However, I missed that connection with athletes. I was still leading workshops, but I was in-and-out, traveling the country to the next stop. I would hear about my clients’ successes through Facebook or in the comments section of our courses, but I didn’t get to FEEL the life-changing shifts they were making. 

Moreover, in my heart of hearts, that’s what I love the most; watching a kid or team unlock their mindset and finally realize that their full potential is right there waiting for them to grab it!

I didn’t even notice it right away because I was enjoying creating courses and resources. After all, I loved the topic. However, without seeing that glimmer of hope in my athlete’s eyes, my work slowly started to feel stale and uninspired. Also, because I wasn’t working closely with athletes, I wasn’t being challenged with new issues that forced me to grow and think about things from a new perspective. I was getting burnt out. 

I eventually got back to working with athletes 1:1. Not a lot, just a handful of really committed athletes. However, they kept me fresh, challenged, and inspired; something that makes ALL of my products and services better and gives me that satisfaction that I can SEE and FEEL the shifts in a real human being.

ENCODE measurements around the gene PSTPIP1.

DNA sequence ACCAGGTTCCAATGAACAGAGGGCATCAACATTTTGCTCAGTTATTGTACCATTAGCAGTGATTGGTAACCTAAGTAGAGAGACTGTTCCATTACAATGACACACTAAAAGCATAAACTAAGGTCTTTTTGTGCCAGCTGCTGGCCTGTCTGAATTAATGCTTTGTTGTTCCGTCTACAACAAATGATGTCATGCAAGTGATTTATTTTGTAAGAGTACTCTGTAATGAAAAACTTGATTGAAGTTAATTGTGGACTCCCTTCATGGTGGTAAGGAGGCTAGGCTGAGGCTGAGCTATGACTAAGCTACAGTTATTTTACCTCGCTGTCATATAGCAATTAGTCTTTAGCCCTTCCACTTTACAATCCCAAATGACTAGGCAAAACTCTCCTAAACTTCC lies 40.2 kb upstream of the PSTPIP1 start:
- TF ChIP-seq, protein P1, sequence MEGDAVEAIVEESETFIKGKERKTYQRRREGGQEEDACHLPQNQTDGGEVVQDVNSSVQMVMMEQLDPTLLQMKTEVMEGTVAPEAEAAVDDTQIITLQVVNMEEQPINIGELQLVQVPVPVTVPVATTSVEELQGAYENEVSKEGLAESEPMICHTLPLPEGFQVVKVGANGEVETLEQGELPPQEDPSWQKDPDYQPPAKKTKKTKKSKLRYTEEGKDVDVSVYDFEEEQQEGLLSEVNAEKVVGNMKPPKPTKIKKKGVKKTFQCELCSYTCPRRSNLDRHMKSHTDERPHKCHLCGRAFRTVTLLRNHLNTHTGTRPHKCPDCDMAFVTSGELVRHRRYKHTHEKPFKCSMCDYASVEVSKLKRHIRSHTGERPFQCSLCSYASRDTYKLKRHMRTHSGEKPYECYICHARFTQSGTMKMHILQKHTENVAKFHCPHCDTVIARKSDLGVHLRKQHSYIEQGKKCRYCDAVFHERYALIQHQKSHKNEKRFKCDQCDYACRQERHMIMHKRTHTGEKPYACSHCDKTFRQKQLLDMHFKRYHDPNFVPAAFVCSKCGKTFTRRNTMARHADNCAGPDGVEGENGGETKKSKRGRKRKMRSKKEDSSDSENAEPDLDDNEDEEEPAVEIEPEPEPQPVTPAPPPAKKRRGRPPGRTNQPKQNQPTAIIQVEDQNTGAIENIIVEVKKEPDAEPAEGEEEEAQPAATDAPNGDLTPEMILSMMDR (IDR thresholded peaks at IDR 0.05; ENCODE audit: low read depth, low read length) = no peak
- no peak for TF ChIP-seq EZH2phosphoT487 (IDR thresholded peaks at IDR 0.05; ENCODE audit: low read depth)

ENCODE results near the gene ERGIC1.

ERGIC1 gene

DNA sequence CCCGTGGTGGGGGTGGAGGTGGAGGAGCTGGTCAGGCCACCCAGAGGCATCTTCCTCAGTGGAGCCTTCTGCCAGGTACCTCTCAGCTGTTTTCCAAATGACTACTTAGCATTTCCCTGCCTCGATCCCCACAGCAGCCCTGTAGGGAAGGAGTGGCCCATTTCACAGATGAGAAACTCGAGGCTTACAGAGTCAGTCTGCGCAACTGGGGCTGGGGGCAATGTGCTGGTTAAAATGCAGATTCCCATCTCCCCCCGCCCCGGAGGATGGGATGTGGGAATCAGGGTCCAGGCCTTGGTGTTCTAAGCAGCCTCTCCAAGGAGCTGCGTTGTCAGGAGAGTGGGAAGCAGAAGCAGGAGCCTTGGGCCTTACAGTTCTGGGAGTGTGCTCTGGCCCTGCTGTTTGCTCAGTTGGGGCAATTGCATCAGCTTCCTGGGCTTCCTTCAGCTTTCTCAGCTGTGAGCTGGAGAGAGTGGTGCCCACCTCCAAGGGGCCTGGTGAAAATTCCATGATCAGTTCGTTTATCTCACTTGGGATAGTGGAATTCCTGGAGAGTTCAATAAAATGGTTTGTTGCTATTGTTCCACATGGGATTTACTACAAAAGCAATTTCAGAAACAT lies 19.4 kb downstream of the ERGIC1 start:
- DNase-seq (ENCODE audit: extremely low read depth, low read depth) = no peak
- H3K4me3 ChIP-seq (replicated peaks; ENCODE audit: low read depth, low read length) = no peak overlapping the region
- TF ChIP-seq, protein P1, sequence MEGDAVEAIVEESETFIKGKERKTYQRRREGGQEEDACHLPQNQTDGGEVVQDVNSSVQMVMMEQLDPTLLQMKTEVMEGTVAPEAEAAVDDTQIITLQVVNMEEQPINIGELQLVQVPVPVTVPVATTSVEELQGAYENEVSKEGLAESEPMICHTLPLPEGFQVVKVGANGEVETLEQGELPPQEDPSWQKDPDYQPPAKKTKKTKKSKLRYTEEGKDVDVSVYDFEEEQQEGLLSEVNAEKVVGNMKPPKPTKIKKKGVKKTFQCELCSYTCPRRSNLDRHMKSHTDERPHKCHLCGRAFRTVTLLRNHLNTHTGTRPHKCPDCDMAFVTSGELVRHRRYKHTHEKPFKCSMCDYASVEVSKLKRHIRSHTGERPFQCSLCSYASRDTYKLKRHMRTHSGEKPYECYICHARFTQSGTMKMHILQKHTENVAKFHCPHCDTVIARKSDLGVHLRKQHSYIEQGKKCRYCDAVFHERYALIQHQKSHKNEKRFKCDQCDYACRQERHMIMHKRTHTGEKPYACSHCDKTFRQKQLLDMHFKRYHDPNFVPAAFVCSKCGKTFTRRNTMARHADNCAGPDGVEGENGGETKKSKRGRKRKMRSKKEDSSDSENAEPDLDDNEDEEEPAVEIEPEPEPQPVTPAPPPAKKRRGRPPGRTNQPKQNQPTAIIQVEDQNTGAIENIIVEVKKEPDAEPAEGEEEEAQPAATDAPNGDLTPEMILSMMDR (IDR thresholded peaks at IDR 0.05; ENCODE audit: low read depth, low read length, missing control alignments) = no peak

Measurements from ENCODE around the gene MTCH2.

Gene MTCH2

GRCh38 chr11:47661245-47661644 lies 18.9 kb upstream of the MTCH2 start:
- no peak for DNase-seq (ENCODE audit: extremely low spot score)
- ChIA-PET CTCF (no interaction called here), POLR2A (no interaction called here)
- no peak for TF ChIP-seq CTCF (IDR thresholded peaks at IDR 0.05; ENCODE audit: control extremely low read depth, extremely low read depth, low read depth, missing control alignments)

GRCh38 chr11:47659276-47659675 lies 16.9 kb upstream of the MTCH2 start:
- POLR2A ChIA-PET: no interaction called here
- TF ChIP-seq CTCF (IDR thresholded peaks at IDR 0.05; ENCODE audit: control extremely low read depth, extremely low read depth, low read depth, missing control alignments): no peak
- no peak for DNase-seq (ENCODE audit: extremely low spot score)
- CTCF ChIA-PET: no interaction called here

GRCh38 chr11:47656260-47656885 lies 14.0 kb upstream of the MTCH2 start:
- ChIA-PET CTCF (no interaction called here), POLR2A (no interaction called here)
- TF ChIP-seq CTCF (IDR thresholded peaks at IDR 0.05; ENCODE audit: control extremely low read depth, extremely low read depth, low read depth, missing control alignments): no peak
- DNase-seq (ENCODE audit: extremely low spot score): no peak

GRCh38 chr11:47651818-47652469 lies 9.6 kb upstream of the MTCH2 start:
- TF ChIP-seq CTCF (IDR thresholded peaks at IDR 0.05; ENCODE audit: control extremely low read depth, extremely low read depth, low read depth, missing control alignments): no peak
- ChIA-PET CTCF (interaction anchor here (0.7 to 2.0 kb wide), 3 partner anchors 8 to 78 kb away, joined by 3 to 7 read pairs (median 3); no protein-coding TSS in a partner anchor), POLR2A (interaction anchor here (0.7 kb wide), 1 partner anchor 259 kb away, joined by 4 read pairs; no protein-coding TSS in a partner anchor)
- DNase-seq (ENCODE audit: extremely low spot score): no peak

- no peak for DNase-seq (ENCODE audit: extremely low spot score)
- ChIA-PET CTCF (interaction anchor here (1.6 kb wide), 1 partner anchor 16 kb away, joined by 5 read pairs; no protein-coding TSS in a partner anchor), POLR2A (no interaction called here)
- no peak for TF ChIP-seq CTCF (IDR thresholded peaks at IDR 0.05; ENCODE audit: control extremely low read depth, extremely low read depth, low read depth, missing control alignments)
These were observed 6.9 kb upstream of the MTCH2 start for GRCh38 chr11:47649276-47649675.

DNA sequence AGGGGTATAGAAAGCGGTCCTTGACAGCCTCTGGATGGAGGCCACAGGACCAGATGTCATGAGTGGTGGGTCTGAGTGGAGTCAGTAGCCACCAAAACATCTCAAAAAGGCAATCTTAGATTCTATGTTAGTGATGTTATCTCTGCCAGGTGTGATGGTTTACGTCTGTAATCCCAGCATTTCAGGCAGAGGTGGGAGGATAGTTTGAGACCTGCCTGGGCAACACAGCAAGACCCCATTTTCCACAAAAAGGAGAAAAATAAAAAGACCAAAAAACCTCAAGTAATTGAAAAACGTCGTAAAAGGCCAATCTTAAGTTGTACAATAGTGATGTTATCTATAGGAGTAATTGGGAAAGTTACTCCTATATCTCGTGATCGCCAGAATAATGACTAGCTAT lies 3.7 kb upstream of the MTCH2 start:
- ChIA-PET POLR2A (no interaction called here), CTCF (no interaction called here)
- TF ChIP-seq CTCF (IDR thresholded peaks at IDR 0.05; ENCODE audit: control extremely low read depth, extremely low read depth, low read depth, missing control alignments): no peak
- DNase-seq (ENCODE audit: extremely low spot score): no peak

***
So, there you have it. These are my list of ugly truths about what I did wrong. I genuinely hope that these help you look at your business and your goals in a new light, and help you prioritize the tasks that will help you grow your business. Entrepreneurship is not an easily accessible path, but if there is one thing I know, it’s that we truly can learn from each other and save a TON of time and anguish by figuring out what others have done right (and wrong.)

Rooting for you…!

If you are interested in starting or scaling your Mental Training Business, I invite you to join my waitlist for 2018 The Mental Training Entrepreneur Bootcamp. It’s a 9-month intensive and intimate entrepreneur mastermind that will help you fast track your business growth and create a profitable, passion-filled business. You can learn more about what I do for entrepreneurs here.

And, you can join my exclusive, invitation only Facebook Group: The Mental Training Coach & Entrepreneur Community.